Add in red dates, carrot and watercress stems.
Boil for 10 minutes on high fire, uncovered.
Lower fire to a simmer and cover pot with lid.
Simmer for 30 minutes. Then add the watercress leaves.
Simmer covered again for another 30 minutes.
Finally, add salt to taste.
Turn off fire and the soup ‘rest’ for another 10 minutes.(I found that this makes the soup a lot tastier. I wonder why.)
Dish into bowls and serve warm, with rice or on its own.
Chinese watercress soup with carrots
Confession: I’ve never made a Chinese soup before, and I wasn’t actually planning on making one but the vegetable lady at Wellcome convinced me otherwise. All I wanted was a bunch of watercress to dunk into some pre-made chicken broth, I told her, but she made a disgusted face and grabbed a carrot and some pig cheek bones for me to make a proper soup. So, I decided to give it a go. Here’s what you’ll need:
- 1 bunch of watercress (if in doubt, ask your veggie lady)
- 1 large carrot
- 500 grams pork ribs
- 3 preserved honey dates
- apricot seeds
- 2-3 litres water
First, wash the watercress to get rid of any critters. Some people like to boil the stems and the leaves separately, but I’m too lazy for that!
Next, cut the carrots into chunks! The bigger they are, the longer they’ll take to cook.
Rinse the pork cheek bones (otherwise known as “abalone meat” due to their shape) and put into a pot of boiling water.
Add the carrots in as they take longer to cook, and then add the watercress after about 30 minutes (the stems take longer to cook than the leaves).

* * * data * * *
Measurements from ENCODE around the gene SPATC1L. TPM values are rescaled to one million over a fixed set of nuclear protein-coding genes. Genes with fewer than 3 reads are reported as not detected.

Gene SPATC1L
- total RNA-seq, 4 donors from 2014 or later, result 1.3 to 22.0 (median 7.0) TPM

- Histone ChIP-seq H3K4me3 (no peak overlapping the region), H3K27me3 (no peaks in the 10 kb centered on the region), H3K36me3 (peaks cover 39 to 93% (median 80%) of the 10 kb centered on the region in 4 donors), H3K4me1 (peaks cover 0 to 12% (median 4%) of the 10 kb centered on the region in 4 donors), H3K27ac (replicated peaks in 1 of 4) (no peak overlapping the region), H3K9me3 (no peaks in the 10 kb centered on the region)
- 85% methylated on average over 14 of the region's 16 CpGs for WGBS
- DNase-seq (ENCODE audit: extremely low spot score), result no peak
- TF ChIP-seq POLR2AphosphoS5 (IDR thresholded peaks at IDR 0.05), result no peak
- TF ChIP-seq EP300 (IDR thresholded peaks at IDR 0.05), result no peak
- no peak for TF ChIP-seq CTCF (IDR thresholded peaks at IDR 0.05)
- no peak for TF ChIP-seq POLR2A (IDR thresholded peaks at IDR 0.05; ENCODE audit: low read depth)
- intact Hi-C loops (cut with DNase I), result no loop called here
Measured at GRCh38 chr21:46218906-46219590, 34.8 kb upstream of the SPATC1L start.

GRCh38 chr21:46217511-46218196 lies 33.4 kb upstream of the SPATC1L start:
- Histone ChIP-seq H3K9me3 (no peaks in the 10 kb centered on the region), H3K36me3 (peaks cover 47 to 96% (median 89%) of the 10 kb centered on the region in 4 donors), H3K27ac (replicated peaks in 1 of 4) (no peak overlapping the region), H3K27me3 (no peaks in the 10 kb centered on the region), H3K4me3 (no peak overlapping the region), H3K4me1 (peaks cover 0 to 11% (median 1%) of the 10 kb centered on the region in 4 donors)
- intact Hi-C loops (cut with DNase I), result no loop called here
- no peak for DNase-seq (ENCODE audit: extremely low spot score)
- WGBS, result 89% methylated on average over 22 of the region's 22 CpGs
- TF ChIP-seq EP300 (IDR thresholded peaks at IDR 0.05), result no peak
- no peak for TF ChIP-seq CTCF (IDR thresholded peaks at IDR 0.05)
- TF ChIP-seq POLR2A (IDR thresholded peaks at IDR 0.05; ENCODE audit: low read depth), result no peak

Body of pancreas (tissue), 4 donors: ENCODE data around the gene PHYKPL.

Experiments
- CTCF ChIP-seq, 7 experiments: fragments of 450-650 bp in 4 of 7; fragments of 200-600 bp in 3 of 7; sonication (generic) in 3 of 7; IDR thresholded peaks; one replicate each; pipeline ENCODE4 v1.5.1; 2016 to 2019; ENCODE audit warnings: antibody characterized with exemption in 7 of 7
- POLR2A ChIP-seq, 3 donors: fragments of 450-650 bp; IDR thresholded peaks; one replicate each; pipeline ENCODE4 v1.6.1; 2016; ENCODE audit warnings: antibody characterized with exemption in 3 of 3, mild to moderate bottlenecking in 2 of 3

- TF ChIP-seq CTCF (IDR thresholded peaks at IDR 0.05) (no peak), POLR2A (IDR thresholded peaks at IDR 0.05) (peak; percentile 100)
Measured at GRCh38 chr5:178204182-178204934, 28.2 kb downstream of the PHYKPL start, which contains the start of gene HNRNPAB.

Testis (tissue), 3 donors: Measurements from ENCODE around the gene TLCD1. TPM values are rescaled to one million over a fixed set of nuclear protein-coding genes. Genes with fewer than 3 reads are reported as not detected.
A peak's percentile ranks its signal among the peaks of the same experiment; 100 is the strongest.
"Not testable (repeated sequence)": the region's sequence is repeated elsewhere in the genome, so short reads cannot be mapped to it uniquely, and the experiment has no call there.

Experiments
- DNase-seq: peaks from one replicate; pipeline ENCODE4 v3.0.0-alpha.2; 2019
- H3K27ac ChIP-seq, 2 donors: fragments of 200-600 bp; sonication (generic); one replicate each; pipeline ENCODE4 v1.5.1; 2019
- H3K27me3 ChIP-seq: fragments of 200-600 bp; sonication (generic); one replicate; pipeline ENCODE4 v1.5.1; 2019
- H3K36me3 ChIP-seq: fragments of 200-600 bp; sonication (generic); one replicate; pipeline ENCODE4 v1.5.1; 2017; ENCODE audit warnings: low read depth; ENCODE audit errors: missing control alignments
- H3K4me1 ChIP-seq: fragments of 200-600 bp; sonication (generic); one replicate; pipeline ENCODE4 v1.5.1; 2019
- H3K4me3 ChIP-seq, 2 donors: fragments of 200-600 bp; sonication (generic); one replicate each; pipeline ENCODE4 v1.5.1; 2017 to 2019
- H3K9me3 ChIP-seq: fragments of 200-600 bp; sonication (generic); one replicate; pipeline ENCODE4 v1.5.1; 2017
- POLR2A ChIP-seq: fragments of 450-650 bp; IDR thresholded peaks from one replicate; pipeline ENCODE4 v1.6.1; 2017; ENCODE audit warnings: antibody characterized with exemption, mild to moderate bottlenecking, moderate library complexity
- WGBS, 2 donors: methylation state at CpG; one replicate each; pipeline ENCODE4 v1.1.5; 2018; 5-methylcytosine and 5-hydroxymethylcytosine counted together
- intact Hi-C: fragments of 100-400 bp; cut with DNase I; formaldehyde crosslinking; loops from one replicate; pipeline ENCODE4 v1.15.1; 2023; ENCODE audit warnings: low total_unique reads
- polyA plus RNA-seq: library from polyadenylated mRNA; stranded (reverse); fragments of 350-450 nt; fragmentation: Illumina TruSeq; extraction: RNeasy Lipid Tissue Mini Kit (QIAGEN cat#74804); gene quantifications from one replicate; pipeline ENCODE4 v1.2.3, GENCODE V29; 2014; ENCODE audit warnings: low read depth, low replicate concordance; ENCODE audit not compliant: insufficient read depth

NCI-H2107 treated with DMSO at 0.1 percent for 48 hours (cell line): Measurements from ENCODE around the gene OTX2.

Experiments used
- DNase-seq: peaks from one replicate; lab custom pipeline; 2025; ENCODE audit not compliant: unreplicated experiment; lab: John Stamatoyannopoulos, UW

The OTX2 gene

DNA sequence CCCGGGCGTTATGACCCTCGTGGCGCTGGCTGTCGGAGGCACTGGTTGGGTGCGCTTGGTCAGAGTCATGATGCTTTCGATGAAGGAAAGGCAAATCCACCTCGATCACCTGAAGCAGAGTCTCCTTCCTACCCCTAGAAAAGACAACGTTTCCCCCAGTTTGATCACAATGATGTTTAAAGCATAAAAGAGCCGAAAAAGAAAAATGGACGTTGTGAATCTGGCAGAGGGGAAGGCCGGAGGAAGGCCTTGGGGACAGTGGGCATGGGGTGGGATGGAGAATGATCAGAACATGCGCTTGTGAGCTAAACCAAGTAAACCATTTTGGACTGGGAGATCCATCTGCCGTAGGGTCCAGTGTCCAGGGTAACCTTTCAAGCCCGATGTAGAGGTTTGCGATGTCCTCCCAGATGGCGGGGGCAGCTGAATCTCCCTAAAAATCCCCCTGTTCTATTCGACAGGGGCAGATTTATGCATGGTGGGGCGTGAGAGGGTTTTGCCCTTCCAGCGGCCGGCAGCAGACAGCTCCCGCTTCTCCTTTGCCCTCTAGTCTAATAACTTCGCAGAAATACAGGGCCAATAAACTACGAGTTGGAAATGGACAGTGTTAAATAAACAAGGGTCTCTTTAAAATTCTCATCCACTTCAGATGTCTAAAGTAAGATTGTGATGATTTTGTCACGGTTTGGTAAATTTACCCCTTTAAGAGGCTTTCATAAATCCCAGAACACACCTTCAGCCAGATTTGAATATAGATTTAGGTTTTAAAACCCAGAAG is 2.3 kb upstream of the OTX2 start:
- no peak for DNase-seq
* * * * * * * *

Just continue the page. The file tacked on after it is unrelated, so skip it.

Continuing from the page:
Throw in some preserved dates (for sweetness) and apricot seeds (not sure why, but do it anyway), and let simmer for about 2-3 hours. When ready to serve, add a pinch of salt to bring out the flavour, and that’s it! The soup tastes even better the day after. ENJOY!
This is one of my favourite soups. It’s a nourishing bowl of goodness that is easy to make. I didn’t know that watercress is one of the oldest leaf vegetables consumed by humans, until I googled it. Well, we learn something new everyday!
I made this soup today for my family. The watercress at the market was beautifully fresh and crisp, and going cheap.
I went over to the poultry stall to buy a chicken for the soup. The nice uncle refused to sell me any! Instead he went behind the counter, dug into his freezer and handed me a huge bag of chicken thigh bones, gratis.
“Take these,” he whispered. “The soup will taste even better!”
And he was right. Boiling soups with bones lend a milkiness to the taste. The watercress soup was rich and full-bodied. So delicious!
Finally, can anyone confirm if this is true: I understand that when cooking bitter-ish veggies, such as watercress or kow kei, we should NOT put the veggies in when the water is boiling. Instead, we should put them into the soup pot with room temperature water, and THEN let the whole thing boil. This way, the veggies will not have a bitter aftertaste when cooked. Any truth to this?
- 1 bundle fresh watercress
- 1/2 fresh chicken, or 500g bones, or 500g pork ribs
- 1 carrot, peeled and cut into chunks
- 1 handful pitted red dates
- 1 handful Chinese wolfberries
- 3 large soup bowls of water (boiled till amount is reduced to about 2 large bowls)
1. Rinse watercress thoroughly.
2. In a soup pot, put all ingredients in and bring to a gradual boil over medium heat. Once the water comes to a rolling bowl, lower the flame and let the soup simmer gently. This should take about an hour or longer, if you want a more robust flavour.
3. If, like me, you are using a pressure cooker, all it takes is about 15-20mins.
4. Add salt to taste if desired. But for me, there is absolutely no need. It was so flavourful on its own.